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https://www.readbyqxmd.com/read/28530852/long-term-risk-of-subsequent-malignant-neoplasms-after-treatment-of-childhood-cancer-in-the-dcog-later-study-cohort-role-of-chemotherapy
#1
Jop C Teepen, Flora E van Leeuwen, Wim J Tissing, Eline van Dulmen-den Broeder, Marry M van den Heuvel-Eibrink, Helena J van der Pal, Jacqueline J Loonen, Dorine Bresters, Birgitta Versluys, Sebastian J C M M Neggers, Monique W M Jaspers, Michael Hauptmann, Margriet van der Heiden-van der Loo, Otto Visser, Leontien C M Kremer, Cécile M Ronckers
Purpose Childhood cancer survivors (CCSs) are at increased risk for subsequent malignant neoplasms (SMNs). We evaluated the long-term risk of SMNs in a well-characterized cohort of 5-year CCSs, with a particular focus on individual chemotherapeutic agents and solid cancer risk. Methods The Dutch Childhood Cancer Oncology Group-Long-Term Effects After Childhood Cancer cohort includes 6,165 5-year CCSs diagnosed between 1963 and 2001 in the Netherlands. SMNs were identified by linkages with the Netherlands Cancer Registry, the Dutch Pathology Registry, and medical chart review...
May 22, 2017: Journal of Clinical Oncology: Official Journal of the American Society of Clinical Oncology
https://www.readbyqxmd.com/read/28524214/-possible-treatments-for-infantile-spinal-atrophy
#2
S I Pascual-Pascual, M Garcia-Romero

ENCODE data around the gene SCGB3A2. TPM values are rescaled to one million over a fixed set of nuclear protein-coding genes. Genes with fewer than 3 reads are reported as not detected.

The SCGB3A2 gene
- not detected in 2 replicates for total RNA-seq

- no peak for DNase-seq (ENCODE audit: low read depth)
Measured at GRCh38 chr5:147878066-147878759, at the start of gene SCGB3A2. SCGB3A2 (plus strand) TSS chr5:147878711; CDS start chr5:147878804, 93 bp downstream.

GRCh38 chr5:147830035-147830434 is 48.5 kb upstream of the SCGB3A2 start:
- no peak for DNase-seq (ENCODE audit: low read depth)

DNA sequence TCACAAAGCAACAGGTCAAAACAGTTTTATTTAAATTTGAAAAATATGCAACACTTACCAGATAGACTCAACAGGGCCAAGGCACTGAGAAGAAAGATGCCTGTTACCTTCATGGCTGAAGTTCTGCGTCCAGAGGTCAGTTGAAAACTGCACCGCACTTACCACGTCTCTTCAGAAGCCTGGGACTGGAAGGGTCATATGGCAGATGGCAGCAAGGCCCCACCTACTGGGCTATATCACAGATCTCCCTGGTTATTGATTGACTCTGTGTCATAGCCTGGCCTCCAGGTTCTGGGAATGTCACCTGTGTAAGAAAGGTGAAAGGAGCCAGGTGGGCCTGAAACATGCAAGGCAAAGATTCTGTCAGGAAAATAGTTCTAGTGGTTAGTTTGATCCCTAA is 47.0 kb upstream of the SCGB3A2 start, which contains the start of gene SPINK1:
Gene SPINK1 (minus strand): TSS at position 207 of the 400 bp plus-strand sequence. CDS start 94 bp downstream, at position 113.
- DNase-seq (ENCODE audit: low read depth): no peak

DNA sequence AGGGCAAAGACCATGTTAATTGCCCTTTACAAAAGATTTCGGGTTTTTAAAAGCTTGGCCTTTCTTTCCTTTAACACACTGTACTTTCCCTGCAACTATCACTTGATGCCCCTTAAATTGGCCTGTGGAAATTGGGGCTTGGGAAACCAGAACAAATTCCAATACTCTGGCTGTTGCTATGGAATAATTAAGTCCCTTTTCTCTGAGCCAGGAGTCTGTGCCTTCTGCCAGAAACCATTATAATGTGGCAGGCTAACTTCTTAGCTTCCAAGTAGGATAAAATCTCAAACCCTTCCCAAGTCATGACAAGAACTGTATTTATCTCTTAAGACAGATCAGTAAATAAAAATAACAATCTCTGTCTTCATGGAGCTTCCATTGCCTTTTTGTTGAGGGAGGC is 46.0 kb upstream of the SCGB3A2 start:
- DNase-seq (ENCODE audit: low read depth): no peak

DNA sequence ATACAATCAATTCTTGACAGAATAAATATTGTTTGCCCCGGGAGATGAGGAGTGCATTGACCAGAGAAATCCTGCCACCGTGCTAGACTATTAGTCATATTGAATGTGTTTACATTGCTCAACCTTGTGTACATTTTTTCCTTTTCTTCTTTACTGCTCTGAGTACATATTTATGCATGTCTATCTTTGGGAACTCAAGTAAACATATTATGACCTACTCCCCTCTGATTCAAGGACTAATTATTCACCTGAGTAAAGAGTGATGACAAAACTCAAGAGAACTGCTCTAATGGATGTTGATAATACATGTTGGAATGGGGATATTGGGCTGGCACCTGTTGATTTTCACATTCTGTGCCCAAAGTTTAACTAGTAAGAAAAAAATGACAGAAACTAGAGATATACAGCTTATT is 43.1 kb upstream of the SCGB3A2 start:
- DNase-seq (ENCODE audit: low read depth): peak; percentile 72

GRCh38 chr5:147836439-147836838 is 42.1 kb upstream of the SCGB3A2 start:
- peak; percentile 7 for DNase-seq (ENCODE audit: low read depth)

The new treatments of spinal muscular atrophy (SMA) due by SMN1 gene deletions are reviewed. There are several ways to increase the protein SMN, its activity and persistence in the tissues. Neuroprotective drugs as olesoxime or riluzole, and drugs acting by epigenetic mechanisms, as histone deacetylase inhibitors, have shown positive effects in preclinical studies but no clear efficacy in clinical trials. They might give in the future added benefits when used associated to other genetic modifying drugs. The best improvements in murine models of SMA and in clinical trials have been reached with antisense oligonucleotides, drugs that modify the splicing of SMN2, and they are expected to get better in the near future...
May 17, 2017: Revista de Neurologia
https://www.readbyqxmd.com/read/28522225/genetic-screening-of-spinal-muscular-atrophy-using-a-real-time-modified-cop-pcr-technique-with-dried-blood-spot-dna
#3